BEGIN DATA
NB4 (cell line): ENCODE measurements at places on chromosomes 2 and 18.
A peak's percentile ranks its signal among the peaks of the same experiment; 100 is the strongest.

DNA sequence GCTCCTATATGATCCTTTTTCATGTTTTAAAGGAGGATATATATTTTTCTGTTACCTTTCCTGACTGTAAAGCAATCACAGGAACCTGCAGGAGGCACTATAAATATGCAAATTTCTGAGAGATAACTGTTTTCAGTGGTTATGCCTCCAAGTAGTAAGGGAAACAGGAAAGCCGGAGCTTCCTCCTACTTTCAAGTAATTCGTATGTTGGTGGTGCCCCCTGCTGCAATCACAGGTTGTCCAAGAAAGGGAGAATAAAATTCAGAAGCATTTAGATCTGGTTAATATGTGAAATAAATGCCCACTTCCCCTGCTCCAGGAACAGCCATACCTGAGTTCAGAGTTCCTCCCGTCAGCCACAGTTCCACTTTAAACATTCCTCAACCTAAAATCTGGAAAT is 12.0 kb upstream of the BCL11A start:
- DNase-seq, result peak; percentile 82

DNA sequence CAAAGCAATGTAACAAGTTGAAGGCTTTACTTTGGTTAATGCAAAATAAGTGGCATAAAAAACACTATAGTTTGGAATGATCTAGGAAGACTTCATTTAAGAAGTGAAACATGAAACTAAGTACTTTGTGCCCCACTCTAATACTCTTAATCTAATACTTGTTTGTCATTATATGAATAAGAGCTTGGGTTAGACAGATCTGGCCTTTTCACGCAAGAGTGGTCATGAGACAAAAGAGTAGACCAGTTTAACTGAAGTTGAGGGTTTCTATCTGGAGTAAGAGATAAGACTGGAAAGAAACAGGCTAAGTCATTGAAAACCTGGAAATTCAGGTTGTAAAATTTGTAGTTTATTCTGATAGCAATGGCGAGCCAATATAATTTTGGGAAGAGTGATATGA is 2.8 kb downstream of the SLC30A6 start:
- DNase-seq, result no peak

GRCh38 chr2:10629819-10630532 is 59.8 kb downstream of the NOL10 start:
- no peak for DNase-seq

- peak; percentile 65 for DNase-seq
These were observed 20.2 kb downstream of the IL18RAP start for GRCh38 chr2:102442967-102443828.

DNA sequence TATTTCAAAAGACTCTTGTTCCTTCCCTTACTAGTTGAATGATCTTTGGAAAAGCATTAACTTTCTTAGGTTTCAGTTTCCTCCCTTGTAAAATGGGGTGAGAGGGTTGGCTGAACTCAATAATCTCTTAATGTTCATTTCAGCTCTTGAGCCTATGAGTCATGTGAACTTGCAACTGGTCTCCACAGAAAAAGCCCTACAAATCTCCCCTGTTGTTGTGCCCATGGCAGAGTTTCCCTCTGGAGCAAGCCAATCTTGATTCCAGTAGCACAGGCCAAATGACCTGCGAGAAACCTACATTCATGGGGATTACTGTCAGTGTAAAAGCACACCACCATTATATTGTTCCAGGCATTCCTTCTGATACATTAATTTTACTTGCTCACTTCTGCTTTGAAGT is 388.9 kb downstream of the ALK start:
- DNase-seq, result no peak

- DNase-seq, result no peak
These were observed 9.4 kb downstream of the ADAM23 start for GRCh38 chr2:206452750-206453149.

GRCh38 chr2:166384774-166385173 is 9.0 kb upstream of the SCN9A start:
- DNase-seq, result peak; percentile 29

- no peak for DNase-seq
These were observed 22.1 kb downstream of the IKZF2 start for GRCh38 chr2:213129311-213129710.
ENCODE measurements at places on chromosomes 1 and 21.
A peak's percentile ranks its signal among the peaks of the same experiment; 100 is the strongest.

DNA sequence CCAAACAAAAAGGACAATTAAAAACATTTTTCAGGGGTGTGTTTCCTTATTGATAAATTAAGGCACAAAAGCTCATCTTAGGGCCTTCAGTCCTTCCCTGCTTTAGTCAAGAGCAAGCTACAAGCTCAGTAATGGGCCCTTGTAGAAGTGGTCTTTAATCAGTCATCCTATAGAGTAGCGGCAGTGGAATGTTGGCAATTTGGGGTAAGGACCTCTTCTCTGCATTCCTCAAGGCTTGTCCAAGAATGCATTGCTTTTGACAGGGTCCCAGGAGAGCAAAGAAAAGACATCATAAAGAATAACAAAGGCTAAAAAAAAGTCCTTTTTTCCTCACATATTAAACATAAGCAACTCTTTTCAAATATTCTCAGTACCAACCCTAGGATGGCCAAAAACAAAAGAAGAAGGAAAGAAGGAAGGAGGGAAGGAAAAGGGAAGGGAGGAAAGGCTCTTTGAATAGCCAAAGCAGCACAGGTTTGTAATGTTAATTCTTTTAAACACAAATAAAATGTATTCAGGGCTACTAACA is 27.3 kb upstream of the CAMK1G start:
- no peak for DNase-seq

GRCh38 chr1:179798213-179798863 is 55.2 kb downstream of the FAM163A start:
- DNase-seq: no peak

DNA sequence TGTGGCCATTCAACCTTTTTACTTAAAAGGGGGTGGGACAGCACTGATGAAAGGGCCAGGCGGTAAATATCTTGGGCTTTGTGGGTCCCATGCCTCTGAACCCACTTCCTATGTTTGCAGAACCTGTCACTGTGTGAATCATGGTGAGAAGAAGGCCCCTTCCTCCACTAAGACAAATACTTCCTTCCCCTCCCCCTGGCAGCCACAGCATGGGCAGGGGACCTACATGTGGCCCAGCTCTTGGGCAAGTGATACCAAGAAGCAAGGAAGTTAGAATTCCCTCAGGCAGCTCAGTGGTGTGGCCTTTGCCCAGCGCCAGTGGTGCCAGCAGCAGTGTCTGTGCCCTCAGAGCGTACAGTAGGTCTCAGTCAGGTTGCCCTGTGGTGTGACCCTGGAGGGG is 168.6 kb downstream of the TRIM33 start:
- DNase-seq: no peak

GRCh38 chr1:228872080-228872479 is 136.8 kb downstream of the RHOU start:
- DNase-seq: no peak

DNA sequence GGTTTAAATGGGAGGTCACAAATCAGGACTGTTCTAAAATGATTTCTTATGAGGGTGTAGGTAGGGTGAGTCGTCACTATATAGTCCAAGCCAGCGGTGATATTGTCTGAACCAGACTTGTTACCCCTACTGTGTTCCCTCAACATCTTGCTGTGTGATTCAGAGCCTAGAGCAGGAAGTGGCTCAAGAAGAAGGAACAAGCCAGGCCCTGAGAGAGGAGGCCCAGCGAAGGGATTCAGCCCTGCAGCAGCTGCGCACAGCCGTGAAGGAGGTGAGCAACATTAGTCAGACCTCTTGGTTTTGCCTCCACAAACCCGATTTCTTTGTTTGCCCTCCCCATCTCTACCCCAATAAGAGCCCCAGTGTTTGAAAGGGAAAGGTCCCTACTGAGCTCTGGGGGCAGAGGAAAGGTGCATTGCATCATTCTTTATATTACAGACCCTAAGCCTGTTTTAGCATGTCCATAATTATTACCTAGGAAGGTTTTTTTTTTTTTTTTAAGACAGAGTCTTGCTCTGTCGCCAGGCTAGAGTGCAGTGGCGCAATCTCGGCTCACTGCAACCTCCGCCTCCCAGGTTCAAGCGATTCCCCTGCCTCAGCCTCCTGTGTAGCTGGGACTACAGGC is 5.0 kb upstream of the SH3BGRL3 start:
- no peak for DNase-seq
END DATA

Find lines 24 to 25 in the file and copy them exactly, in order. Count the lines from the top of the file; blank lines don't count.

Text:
- DNase-seq: no peak

DNA sequence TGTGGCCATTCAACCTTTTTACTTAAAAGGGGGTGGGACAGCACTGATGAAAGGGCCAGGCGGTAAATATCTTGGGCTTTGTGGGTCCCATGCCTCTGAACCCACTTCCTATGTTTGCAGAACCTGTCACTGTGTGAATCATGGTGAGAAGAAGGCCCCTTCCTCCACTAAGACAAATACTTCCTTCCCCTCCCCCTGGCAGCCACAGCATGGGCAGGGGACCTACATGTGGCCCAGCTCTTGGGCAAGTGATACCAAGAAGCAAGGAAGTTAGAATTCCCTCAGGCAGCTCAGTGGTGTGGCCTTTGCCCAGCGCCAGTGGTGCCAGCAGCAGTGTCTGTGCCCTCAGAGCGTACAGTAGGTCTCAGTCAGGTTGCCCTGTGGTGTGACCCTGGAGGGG is 168.6 kb downstream of the TRIM33 start: